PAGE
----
The right to commence the adjudication process leans towards the contractor because it is the party to which the payment is usually due. Moreover, after the notice is given to the hirer, the hirer is expected to respond by providing a letter challenging the amount claimed in the notice sent by the creditor within 15 days from the date of receipt. If the hirer does not make the payment within the specified period or does not respond within the said period, the contractor may commence the adjudication process. It is worth noting that the Act does not specify as to what would happen should the hirer challenge the claimed amount. This is because Section 17 states that: “Provided that the debtor does not fulfill its obligation to pay by the due date as prescribed in the notice or does not challenge the amount claimed by the due date, the creditor may submit the claim to commence the adjudication process”.

Additionally, there is no provision concerning any time constraints on the creditor to commence the adjudication process after the conditions outlined under Section 17 are met. However, regarding the debtor, provided that the creditor has submitted its claim to the Institution to commence the adjudication process, the time limit to respond to the claim made by the creditor is seven days. If the debtor fails to submit its argument within such time frame, the adjudication process would still proceed.

The said provision is, in our opinion, flawed due to the fact that in a complicated real estate project in which several contractors or subcontractors are involved, and several tasks are to be performed by several parties, it is rather hard for the hirer to prepare its response within seven days. Provided that the decision of the adjudicating panel is binding on the insurer or the parties of the dispute unless revoked by (i) the court of justice; (ii) settlement agreement entered into by the parties of the dispute; or (iii) the court or arbitral tribunal has decided otherwise on the dispute- the time frame provided under the Act is rather limited and may be deemed insufficient. At present, we find no provision concerning any extension of the said time frame provided under the Act. Furthermore, due to the fact the Act has adopted a “No Contracting Out” clause under Section 7, which means that all Construction Contracts which fall under the definition provided in the Act, this will be governed by the Act and the parties may not agree otherwise.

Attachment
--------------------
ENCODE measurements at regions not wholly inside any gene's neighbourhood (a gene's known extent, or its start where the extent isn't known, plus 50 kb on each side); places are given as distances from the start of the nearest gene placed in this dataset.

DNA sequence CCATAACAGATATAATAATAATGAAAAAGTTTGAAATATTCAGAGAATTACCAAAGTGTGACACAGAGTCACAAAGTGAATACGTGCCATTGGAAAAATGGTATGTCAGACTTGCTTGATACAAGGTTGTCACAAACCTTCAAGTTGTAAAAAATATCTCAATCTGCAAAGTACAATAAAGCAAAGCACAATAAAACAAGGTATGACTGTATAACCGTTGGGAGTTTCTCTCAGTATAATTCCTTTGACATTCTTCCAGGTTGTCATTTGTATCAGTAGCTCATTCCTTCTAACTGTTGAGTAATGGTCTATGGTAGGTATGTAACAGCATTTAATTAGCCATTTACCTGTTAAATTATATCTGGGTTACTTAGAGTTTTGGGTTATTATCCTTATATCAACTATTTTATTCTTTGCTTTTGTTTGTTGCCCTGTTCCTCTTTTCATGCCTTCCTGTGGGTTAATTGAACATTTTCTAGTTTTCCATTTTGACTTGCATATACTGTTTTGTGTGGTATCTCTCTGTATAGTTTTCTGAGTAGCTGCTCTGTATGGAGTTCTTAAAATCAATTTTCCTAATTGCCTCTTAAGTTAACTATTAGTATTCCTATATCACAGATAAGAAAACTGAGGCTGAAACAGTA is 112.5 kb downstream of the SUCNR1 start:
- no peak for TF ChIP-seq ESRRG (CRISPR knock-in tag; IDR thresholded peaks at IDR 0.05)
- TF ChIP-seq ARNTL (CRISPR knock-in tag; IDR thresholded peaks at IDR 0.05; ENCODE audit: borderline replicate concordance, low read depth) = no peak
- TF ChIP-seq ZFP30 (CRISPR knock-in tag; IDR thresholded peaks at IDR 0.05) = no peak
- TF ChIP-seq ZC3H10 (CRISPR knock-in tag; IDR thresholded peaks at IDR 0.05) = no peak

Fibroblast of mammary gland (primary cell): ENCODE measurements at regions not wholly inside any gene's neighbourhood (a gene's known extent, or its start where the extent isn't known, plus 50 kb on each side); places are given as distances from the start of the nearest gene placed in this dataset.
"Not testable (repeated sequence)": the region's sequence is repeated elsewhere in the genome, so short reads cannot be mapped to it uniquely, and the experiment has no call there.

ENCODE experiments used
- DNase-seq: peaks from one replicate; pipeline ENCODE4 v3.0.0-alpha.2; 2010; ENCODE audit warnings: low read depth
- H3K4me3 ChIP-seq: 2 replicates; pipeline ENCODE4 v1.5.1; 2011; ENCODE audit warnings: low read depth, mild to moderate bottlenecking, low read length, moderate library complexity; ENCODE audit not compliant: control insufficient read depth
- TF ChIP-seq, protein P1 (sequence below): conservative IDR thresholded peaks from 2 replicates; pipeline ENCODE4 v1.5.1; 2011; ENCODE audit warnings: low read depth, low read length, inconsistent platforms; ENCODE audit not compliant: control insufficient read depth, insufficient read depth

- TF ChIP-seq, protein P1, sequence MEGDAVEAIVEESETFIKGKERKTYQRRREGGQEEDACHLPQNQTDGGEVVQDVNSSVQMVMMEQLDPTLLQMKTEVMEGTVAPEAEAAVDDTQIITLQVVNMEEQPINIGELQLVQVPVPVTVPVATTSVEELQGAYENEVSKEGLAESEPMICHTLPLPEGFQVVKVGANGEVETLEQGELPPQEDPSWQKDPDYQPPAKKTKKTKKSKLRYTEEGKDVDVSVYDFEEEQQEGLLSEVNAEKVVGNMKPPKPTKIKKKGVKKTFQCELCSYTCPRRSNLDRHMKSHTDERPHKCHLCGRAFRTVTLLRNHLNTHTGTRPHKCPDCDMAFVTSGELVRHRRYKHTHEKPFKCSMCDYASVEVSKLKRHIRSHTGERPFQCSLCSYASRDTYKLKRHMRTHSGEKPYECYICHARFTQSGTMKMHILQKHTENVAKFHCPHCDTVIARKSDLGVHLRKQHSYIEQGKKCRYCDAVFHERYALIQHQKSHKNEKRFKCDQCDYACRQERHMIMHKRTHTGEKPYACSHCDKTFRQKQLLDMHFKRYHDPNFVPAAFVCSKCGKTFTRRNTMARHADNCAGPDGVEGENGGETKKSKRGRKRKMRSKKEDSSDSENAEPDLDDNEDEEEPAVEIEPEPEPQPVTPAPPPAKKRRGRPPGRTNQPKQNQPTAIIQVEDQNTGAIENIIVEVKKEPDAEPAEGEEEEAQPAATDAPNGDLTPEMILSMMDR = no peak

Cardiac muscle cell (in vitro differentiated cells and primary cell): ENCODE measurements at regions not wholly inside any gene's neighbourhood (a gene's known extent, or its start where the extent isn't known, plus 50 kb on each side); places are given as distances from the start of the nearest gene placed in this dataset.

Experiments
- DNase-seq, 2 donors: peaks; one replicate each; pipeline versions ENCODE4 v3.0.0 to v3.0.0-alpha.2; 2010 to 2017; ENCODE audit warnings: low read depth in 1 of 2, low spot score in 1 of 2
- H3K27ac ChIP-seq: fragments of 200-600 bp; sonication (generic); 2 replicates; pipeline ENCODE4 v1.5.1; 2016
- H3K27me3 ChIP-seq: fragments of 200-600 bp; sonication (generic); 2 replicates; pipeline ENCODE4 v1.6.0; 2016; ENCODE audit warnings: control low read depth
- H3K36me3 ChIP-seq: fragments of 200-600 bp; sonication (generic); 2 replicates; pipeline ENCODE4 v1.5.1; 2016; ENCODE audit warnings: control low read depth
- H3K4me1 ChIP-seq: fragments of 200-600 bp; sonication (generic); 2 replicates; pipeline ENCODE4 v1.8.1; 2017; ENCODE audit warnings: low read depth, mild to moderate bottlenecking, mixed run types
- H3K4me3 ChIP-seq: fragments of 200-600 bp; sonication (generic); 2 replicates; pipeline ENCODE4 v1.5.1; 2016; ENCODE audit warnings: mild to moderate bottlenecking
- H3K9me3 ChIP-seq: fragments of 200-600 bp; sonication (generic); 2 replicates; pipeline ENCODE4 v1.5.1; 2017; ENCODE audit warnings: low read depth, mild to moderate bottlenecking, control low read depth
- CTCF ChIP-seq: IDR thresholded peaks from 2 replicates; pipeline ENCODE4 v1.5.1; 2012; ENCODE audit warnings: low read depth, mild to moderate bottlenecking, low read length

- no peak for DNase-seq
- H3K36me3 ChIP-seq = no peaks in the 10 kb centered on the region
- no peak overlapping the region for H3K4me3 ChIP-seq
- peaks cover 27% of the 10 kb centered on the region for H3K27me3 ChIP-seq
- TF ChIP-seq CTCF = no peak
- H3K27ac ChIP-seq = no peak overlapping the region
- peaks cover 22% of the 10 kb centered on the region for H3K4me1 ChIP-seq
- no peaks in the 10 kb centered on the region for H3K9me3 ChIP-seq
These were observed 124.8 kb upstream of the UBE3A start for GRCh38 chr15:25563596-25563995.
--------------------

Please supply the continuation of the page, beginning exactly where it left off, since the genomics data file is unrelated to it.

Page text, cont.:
Based on the provisions contained in the Act, it can be concluded that the wordings of the provisions are considered more favourable to contractors who specifically guarantee that the obligation to pay by the hirer is honoured, such as in Section 8 of the Act; under which all the prohibited provisions aim to guarantee the receipt of payment by contractors.

Additionally, the adjudication process also raises issues. The time frame for the hirer to respond will be a point of discussion on whether or not sufficient time has been given to the hirer to prepare itself for any claim made by the contractor. While a swift dispute resolution mechanism is beneficial to all, the question will be raised by the hirer in the Construction Contract as to whether they have been fairly treated by the process introduced by the Act. However, the Act is currently in draft form and therefore subject to further amendments; consequently. we will continue to follow up the developments of the Act and promptly inform you as and when there are any further developments.